Focusing On Issues, Not Attacks

Jade Moon
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Wednesday - October 15, 2008
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In less than three weeks, we will choose the next president of the United States. The question for all of us is this: What kind of country do we want? What do we deserve?

By now many of you have seen at least one or two of the four debates between the candidates. You’ve watched the interviews. You’ve laughed out loud at the Saturday Night Live skits, surfed the Internet for more information, logged on to the blogs and read all the op eds. You’re there. Few of you, I believe, are still sitting on the fence, and if you are, you are most likely teetering over to one side or the other.


Here’s what else you’re doing. You’re looking at your bills, your mortgage and your retirement accounts with increasing alarm and wondering if your family is going to be OK. You’re hoping the landlady won’t raise the rent. You’re hanging on to your job even if you don’t like it - or you’re looking for one. You’re living paycheck to paycheck - and watching helplessly as the gap widens between that last check and the one to come. You - we - are praying the economy here in Hawaii won’t topple like the last tile in a game of dominoes.

What you probably aren’t doing is sniffing for scandals. That’s because you’re too preoccupied with everyday survival to take umbrage over manufactured insults. And we are all way too smart to fall for fear mongering and xenophobia. Guilt by association? Get real. Does anybody really believe that Barack Obama is “palling around with terrorists?” Do they care that he served on a charitable board - along with other respected Chicago citizens - with Bill Ayers some 10 years ago? Does it matter that his middle name is Hussein?

Not a whit. And most reasonable people would agree.

But there are those who have screamed “Terrorist!” and “Kill him!” at rallies, whipped into a frenzy by a woman who declares that she, unlike Obama, is just like us. I beg to differ. Sarah Palin is not like any of the people I know. Most of the folks I know do not exploit other people’s fears and prejudices under the guise of patriotism.

Some of my friends have exotic names, too, and diverse backgrounds. They are Republicans and Democrats, Asians and Polynesians, white, brown and black. They are as all-American as anyone from the Heartland. And this year most of them are intensely interested in the election.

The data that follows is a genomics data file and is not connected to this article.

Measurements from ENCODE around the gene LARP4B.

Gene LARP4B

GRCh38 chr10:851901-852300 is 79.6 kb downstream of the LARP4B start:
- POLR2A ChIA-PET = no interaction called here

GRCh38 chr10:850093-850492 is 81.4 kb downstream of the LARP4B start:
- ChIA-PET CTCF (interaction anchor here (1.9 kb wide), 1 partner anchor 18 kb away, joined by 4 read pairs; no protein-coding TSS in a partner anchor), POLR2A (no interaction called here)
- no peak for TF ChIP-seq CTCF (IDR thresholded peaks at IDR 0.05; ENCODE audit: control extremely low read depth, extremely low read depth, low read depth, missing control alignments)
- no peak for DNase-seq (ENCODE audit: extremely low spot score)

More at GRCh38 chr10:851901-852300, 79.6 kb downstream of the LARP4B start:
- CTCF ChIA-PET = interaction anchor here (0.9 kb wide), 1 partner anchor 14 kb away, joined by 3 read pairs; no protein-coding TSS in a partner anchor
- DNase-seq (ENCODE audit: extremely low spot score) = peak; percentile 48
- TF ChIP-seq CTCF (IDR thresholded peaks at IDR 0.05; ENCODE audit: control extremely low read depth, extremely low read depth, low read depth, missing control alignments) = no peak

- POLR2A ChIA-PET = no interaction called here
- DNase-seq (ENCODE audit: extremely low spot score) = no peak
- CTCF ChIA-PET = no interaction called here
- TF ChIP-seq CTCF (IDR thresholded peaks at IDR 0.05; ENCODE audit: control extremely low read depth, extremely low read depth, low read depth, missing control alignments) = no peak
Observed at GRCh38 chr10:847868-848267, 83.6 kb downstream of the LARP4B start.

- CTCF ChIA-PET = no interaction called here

Sometimes you need to step back and seek a little perspective. I found a glimmer of it a few days ago right here in our back yard, far from the bluster and noise of the political campaigns. It was at a church parking lot in Kalihi, where people were waiting to receive a modest allotment of food from the Hawaii Foodbank.

There they were - men, women and children - packed onto the steaming asphalt, baking in the hot sun, forming a line that spilled out of the driveway and stretched all the way down the block. I doubt they were thinking about Wall Street or Bill Ayers or who is being nastier in a presidential campaign. They don’t own homes and they don’t have retirement accounts. Many of them have jobs, but so many others don’t. What they all have in common is they lack the money to pay for rent and clothing and health care and food all at the same time.

As our national (and international) economic crisis deepens, it will trickle, then flow, then flood down from the big financial institutions to the small businesses to the middle class families and then to those who are the most helpless among us.


In Kalihi, the organizer of the food distribution site has watched the mass of needy people double in a year’s time -from 200 to more than 400. She expects it will get worse. I think she’s right.

We’ve been crippled by eight years of bad decisions, expensive mistakes and the poisonous politics of division. Our problems are so big that we can’t afford to waste any time being distracted by unfounded accusations or pit bull attacks. Ignore them. They are irrelevant to the task at hand.

When we cast our ballots on Nov. 4, it is our job to make our decisions based on rationality, not knee-jerk emotionalism, and on issues, not ideology. Whomever we elect will set the tone and direction of our country. The future of our children and the health of our planet will be in his hands. Let’s vote for the leader who appeals to the best in us, not the worst.

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